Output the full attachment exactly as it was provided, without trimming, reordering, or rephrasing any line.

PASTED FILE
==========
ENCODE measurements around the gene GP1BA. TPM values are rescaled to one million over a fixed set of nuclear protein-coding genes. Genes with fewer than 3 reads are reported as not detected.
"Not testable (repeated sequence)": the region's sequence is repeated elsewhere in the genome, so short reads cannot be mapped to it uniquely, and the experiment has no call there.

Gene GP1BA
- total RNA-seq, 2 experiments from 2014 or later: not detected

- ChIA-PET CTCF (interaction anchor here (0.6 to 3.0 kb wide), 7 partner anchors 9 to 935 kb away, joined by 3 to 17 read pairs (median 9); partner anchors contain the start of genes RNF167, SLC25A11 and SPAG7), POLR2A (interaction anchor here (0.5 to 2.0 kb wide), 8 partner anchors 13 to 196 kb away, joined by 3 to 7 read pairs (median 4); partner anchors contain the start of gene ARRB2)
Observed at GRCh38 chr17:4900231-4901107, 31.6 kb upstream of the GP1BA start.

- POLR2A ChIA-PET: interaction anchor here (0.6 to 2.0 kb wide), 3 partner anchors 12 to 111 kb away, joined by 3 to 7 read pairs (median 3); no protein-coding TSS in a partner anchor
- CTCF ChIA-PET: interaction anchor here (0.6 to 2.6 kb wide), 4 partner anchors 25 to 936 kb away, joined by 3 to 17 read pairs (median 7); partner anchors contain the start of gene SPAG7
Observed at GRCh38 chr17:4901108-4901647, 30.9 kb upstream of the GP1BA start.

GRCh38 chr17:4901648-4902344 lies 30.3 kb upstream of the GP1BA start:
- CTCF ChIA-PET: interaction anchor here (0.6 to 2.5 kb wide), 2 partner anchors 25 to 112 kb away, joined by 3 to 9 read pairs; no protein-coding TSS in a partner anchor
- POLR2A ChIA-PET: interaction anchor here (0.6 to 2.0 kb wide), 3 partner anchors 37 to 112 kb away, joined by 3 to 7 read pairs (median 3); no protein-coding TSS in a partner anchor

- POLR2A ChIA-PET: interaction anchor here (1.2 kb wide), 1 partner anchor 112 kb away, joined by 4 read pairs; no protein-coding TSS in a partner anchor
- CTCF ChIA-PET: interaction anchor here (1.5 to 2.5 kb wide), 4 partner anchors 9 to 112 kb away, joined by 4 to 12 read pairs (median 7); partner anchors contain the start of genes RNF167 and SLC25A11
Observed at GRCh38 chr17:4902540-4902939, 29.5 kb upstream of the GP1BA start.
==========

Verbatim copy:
ENCODE measurements around the gene GP1BA. TPM values are rescaled to one million over a fixed set of nuclear protein-coding genes. Genes with fewer than 3 reads are reported as not detected.
"Not testable (repeated sequence)": the region's sequence is repeated elsewhere in the genome, so short reads cannot be mapped to it uniquely, and the experiment has no call there.

Gene GP1BA
- total RNA-seq, 2 experiments from 2014 or later: not detected

- ChIA-PET CTCF (interaction anchor here (0.6 to 3.0 kb wide), 7 partner anchors 9 to 935 kb away, joined by 3 to 17 read pairs (median 9); partner anchors contain the start of genes RNF167, SLC25A11 and SPAG7), POLR2A (interaction anchor here (0.5 to 2.0 kb wide), 8 partner anchors 13 to 196 kb away, joined by 3 to 7 read pairs (median 4); partner anchors contain the start of gene ARRB2)
Observed at GRCh38 chr17:4900231-4901107, 31.6 kb upstream of the GP1BA start.

- POLR2A ChIA-PET: interaction anchor here (0.6 to 2.0 kb wide), 3 partner anchors 12 to 111 kb away, joined by 3 to 7 read pairs (median 3); no protein-coding TSS in a partner anchor
- CTCF ChIA-PET: interaction anchor here (0.6 to 2.6 kb wide), 4 partner anchors 25 to 936 kb away, joined by 3 to 17 read pairs (median 7); partner anchors contain the start of gene SPAG7
Observed at GRCh38 chr17:4901108-4901647, 30.9 kb upstream of the GP1BA start.

GRCh38 chr17:4901648-4902344 lies 30.3 kb upstream of the GP1BA start:
- CTCF ChIA-PET: interaction anchor here (0.6 to 2.5 kb wide), 2 partner anchors 25 to 112 kb away, joined by 3 to 9 read pairs; no protein-coding TSS in a partner anchor
- POLR2A ChIA-PET: interaction anchor here (0.6 to 2.0 kb wide), 3 partner anchors 37 to 112 kb away, joined by 3 to 7 read pairs (median 3); no protein-coding TSS in a partner anchor

- POLR2A ChIA-PET: interaction anchor here (1.2 kb wide), 1 partner anchor 112 kb away, joined by 4 read pairs; no protein-coding TSS in a partner anchor
- CTCF ChIA-PET: interaction anchor here (1.5 to 2.5 kb wide), 4 partner anchors 9 to 112 kb away, joined by 4 to 12 read pairs (median 7); partner anchors contain the start of genes RNF167 and SLC25A11
Observed at GRCh38 chr17:4902540-4902939, 29.5 kb upstream of the GP1BA start.